One of the missing pieces, a big one, in the Education-to-Employment conversation is what role does the employer play.
We know that a large number of graduates come out of school and can not find a job. Educators, in some cases resistant to the idea that a job should be seen as an outcome of education, are being held responsible for what is becoming a big social problem. Policy makers and Media are leading the conversation and demanding greater accountability, for a successful outcome defined by productive economic engagement (job or enterprise, whatever), from the educators. Several new-age Education institutions are exploring different educational models tied more closely to the outcome, including more responsive curriculum, pedagogy that mirror workplace practices, intensive career preparation for senior students as well as setting up facilities such as incubation centres connecting students with Capital and networks to start their enterprise. In summary, despite resistance from some quarters, the educational institutions are increasingly open to the outcome expectations placed on them by everyone else.
What about employers though? The dominant idea is to treat them as consumers of education. I would tend to think that this is broadly shared by the employers themselves. We have a business to run, they tend to say, and educators must prepare the students so that they find work. This is commonly accepted, and we see the Education-to-Employment as a value chain, students come to school, schools prepare them and employers hire them. We expect the employers to be meritocratic and only hire the best candidates, and hence, place the onus on the schools to meet the requirements.
The question is, though, whether the Education-to-Employment problem can be solved this way. It is a problem to be solved, because graduate unemployment erodes the legitimacy of education, and in the end, of the whole middle class society. While educators have some, even may be the primary, responsibility, can they really make a dent without active participation of the employers? Is it okay to see the Education-to-Employment as a value chain, or should we view this more as an ecosystem, with employers playing a more engaged role? Can one really design responsive curriculum when employers are not really responsive? Why do we accept that the employers must be meritocratic but education must be democratic? And, if we do, and allocate education a more crucial role in maintaining democratic societies, why would not this preference reflect in our policy-making, where we would put the interests of the 'Job Creators' first? Do employers really create jobs, or merely consume Human Resources?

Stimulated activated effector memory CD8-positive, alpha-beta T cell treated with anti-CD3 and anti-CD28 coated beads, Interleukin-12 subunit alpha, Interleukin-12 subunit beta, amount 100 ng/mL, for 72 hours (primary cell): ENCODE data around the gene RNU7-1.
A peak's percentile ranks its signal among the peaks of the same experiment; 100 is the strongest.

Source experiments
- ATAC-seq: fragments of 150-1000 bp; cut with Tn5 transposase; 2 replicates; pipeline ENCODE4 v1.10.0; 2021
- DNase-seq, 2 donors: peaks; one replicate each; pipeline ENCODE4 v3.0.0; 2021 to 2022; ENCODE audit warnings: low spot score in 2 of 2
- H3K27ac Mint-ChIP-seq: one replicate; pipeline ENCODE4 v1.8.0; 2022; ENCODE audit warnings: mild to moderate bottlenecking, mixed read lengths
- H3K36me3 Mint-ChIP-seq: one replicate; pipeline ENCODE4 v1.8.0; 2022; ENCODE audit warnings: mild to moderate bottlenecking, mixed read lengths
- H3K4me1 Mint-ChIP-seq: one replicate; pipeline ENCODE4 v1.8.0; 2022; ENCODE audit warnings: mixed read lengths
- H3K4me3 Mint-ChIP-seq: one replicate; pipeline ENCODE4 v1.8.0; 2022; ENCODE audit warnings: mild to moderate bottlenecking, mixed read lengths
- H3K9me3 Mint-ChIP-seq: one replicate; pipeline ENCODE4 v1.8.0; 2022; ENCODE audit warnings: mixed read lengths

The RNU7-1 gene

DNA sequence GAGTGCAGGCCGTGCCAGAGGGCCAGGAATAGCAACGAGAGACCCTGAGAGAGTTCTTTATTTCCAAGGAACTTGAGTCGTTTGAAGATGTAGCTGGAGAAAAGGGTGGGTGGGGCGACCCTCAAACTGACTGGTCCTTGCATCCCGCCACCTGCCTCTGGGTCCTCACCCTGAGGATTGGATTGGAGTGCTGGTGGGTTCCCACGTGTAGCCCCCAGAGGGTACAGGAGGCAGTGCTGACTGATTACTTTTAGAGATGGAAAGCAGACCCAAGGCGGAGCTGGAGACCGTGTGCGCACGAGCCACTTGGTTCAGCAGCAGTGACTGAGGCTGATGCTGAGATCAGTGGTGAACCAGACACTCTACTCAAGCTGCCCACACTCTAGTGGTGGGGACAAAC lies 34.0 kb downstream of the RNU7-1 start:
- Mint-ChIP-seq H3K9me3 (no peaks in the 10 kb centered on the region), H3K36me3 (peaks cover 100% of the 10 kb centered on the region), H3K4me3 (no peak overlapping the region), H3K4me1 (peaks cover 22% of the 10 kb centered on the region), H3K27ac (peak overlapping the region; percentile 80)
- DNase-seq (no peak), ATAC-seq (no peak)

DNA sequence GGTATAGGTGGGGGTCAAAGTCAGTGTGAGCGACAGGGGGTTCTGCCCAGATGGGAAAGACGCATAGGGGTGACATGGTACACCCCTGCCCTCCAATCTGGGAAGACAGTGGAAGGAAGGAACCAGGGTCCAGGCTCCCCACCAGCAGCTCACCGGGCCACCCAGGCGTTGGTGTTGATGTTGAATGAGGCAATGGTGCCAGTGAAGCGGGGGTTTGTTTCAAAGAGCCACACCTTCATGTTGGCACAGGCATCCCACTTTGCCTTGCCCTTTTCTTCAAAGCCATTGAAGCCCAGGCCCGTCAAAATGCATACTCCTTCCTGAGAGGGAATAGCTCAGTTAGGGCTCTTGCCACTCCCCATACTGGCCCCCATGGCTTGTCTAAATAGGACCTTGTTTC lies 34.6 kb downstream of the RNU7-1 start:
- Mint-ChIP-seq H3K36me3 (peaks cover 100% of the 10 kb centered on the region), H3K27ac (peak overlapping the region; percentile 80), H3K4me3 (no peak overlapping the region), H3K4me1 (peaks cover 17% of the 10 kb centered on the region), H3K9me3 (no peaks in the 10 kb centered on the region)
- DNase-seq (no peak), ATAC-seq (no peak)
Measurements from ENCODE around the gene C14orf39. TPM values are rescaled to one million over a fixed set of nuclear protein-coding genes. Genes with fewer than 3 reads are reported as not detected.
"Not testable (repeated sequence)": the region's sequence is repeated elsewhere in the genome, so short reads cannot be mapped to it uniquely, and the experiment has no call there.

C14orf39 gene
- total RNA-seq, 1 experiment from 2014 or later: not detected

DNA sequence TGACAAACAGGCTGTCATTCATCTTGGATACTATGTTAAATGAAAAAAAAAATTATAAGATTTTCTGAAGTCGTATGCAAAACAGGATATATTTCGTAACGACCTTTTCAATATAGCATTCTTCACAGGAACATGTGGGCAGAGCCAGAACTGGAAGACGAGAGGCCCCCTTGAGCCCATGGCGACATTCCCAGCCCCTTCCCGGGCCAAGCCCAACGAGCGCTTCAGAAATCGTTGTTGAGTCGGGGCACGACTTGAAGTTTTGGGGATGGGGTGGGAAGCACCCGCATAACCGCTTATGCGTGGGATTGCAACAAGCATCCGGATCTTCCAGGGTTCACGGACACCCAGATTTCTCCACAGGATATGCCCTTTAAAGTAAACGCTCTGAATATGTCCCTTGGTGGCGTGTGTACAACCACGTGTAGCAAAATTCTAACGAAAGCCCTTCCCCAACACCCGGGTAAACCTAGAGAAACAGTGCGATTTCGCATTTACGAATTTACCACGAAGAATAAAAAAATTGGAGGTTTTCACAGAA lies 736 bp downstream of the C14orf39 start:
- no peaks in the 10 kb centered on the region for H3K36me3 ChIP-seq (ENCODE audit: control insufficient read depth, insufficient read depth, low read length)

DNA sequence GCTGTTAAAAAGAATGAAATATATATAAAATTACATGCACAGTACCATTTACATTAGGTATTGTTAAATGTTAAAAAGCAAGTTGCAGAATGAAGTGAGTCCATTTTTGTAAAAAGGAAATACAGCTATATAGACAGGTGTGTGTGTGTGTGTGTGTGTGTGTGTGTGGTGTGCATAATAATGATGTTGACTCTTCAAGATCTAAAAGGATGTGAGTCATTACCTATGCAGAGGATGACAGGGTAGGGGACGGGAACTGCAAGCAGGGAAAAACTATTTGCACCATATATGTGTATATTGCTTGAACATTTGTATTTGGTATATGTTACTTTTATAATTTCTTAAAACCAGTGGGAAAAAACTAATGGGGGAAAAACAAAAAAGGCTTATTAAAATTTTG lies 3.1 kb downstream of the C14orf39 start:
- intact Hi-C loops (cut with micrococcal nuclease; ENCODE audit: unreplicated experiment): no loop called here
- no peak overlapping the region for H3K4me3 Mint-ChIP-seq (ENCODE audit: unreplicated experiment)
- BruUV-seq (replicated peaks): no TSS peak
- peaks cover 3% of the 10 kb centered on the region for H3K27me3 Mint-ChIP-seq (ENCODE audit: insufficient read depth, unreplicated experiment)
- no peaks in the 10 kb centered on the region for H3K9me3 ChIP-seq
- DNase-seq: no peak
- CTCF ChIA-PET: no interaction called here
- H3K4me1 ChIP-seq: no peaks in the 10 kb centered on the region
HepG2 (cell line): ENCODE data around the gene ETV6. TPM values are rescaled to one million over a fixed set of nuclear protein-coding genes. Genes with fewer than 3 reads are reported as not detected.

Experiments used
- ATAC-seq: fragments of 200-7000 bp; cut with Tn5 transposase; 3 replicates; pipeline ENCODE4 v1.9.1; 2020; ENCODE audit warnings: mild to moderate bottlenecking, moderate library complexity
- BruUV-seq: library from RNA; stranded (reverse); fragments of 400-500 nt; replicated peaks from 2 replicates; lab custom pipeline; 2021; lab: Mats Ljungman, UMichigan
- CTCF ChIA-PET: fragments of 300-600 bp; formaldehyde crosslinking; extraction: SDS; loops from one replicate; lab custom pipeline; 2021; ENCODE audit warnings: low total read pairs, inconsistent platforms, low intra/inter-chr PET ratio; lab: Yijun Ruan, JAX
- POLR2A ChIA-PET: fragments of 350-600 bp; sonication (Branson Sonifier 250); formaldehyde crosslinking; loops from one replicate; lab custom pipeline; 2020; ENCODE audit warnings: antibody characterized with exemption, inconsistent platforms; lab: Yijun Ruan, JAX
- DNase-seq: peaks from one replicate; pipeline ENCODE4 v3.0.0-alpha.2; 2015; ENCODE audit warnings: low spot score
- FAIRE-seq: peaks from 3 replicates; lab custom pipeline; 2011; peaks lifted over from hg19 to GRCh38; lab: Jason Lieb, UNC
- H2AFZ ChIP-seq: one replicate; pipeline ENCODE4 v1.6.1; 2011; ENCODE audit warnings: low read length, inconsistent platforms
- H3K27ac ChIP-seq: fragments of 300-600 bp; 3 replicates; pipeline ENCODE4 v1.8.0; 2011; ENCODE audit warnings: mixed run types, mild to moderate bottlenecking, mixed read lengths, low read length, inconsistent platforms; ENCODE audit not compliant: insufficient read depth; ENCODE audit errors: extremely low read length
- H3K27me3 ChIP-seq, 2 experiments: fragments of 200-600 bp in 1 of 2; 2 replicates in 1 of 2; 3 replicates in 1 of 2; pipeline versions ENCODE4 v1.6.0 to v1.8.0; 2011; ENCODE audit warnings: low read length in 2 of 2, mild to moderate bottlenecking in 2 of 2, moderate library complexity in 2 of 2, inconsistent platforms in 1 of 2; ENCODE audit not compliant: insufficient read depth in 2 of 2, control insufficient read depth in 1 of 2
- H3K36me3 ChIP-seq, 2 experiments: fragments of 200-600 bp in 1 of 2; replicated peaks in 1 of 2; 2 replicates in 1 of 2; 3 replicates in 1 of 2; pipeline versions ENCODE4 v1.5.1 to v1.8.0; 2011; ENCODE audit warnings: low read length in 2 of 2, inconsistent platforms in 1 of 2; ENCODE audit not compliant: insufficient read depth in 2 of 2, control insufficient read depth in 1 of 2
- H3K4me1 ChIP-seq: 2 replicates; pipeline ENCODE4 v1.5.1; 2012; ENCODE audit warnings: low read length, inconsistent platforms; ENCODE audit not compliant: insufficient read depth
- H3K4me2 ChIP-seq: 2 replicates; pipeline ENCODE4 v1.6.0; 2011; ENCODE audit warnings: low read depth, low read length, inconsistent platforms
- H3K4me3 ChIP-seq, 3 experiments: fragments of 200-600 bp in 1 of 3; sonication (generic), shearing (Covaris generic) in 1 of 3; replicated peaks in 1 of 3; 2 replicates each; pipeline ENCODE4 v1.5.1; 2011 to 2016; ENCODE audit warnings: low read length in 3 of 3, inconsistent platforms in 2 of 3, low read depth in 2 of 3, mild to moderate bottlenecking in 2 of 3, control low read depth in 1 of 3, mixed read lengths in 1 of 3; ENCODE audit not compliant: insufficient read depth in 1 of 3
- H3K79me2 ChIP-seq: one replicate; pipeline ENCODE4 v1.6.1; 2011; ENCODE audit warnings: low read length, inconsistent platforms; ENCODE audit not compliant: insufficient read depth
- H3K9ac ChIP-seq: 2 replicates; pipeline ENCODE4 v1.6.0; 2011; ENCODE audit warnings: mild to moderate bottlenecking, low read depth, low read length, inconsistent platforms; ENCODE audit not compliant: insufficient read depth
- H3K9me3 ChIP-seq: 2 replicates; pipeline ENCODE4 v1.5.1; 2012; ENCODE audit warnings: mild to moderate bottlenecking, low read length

If we eschew the socialist rhetoric, which may put the interests of business owners and everyone else in opposing, conflicting terms, we should see that there should be a common interest in educating people from all quarters. We are all beneficiaries of an educated society, and employers themselves are products, not just consumers, of the same. There should be no essential irrationality in employers getting engaged in education (though the stock markets may not think so) and in fact, every strategic reason to do so.